One cold and bleak December day, I set off into the woods with the sole intention of shooting a grouse for dinner. There would be no sport today; no explosive flushes, no finely crafted double barreled shotguns, no spectacular wing shots. They have their place but not today. A semester at college had made me hungry for fresh, clean, unprocessed meat. I would shoot the bird in the head, on the ground, with a .22 rifle. I was unashamedly out to kill.
It was getting dark when I glanced up into the dark boughs of the spruce. I had searched every alder thicket, brush pile, and apple tree that I knew of and here, not one hundred yards from my back door, was the dark, unmistakable, silhouette of a grouse. I slowly raised my rifle, took
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The instinct is in all of us and it does not necessarily have to involve killing. It is the force which motivates us to seek and capture a goal. I hunt, some play football. It might seem silly equating football with hunting but let's look at the elements involved. In football, a man chases another man that has something he wants--namely the ball (Marsh 112). Still sound silly? Could it be that my sister's insatiable appetite for shopping is just a socially acceptably means for satisfying some primal instinct? While we all possess a certain "nostalgia" for the past, there are those among us who would want us to deny who we are and our history, the very essence of our predatory nature. We must accept that in some way or another we are all hunters (Herndon 63-64).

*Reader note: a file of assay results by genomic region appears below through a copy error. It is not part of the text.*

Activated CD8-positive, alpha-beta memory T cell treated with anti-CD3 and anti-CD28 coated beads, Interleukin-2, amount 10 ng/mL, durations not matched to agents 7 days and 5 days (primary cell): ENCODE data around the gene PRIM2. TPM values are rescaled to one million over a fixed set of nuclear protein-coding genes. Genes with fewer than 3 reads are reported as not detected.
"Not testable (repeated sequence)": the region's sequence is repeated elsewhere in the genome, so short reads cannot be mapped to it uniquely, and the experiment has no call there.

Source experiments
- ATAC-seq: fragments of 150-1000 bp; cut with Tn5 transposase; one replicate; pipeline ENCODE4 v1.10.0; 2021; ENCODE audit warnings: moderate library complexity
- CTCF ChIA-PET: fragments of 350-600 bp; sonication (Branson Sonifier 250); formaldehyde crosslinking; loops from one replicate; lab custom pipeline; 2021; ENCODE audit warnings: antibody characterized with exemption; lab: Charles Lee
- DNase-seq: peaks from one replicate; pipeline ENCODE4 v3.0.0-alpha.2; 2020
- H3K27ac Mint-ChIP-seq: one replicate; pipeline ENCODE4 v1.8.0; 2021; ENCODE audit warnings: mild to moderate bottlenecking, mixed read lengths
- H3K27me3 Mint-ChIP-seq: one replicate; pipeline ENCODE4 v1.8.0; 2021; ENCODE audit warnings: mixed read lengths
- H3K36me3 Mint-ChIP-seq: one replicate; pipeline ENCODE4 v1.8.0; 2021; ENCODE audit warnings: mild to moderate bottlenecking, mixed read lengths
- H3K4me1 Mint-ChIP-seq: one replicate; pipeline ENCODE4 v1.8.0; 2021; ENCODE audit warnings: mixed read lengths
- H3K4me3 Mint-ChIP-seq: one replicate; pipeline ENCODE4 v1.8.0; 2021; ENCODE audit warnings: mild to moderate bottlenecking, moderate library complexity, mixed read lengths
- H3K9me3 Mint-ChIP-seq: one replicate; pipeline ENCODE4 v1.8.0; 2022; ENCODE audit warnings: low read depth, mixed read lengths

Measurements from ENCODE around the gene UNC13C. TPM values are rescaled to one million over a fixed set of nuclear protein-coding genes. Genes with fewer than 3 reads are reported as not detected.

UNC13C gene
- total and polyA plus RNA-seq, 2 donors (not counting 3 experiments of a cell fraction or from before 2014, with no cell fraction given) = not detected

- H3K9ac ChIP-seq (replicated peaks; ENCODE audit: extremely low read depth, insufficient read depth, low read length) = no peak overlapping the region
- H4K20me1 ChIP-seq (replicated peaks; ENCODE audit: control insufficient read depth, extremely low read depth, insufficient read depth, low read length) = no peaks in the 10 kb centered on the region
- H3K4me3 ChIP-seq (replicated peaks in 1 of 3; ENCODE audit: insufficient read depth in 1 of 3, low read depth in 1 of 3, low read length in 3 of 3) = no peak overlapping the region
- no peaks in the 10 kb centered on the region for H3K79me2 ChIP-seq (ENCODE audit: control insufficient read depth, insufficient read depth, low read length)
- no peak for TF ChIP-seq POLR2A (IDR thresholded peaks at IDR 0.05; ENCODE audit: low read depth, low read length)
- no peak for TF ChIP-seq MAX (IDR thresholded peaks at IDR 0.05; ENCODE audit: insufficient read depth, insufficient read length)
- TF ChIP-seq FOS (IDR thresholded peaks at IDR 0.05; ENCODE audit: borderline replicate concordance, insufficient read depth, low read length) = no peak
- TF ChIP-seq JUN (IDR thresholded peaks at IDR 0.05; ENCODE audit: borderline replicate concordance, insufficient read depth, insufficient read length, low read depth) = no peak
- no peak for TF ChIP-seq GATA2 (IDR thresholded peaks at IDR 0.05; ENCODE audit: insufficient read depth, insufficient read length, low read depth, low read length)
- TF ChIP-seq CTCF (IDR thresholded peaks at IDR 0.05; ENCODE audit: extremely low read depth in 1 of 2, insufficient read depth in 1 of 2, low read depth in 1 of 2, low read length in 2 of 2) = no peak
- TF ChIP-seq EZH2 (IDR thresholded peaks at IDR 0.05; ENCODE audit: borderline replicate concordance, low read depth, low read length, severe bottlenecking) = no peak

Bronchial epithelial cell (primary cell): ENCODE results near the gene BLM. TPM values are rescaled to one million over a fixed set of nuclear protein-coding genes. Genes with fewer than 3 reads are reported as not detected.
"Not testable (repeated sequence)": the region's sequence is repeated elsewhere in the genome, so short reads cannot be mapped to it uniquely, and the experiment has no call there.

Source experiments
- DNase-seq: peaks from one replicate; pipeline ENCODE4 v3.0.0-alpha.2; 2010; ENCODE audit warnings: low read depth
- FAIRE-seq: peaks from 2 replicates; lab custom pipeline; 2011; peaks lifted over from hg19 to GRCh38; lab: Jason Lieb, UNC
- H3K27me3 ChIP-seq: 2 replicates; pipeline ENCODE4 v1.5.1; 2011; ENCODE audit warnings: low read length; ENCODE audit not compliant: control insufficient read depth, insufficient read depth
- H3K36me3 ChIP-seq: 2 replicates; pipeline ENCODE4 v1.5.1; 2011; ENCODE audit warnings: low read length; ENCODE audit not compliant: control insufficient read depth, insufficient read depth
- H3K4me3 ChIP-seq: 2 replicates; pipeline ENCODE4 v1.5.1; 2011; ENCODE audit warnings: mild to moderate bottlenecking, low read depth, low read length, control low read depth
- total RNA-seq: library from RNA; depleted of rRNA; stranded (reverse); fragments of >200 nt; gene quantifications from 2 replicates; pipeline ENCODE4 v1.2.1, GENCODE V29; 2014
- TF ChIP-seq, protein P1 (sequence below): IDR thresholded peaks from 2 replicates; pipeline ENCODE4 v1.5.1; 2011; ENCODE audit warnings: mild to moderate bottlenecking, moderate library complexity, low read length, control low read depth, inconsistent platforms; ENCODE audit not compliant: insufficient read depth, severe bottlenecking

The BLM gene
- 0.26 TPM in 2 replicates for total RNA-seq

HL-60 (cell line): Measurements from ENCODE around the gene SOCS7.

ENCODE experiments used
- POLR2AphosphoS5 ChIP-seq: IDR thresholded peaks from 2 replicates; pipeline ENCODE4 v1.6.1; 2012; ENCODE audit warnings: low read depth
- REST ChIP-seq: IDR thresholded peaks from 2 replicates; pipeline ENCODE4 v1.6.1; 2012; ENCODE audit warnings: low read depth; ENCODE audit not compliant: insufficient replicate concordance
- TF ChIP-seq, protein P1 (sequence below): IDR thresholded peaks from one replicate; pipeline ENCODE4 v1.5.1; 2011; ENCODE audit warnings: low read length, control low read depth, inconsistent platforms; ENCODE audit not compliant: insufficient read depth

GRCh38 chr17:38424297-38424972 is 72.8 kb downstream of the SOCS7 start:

I looked down at the motionless body that lay at my feet. It was such a beautiful bird with its rufous coloration, fan-like tail, and gray banded breast. Such a beautiful bird. Such a beautiful bird. I have always been a rather reluctant killer, always feeling some degree of guilt, even with the smallest of creatures but this time was different. I was overcome with guilt. A tear formed. How could I do this? How could I kill the things that had meant so much to me in my life?. . .
"One does not hunt in order to kill; on the contrary, one kills in order to have hunted (Ortega 97)."
The kill is not the most important aspect of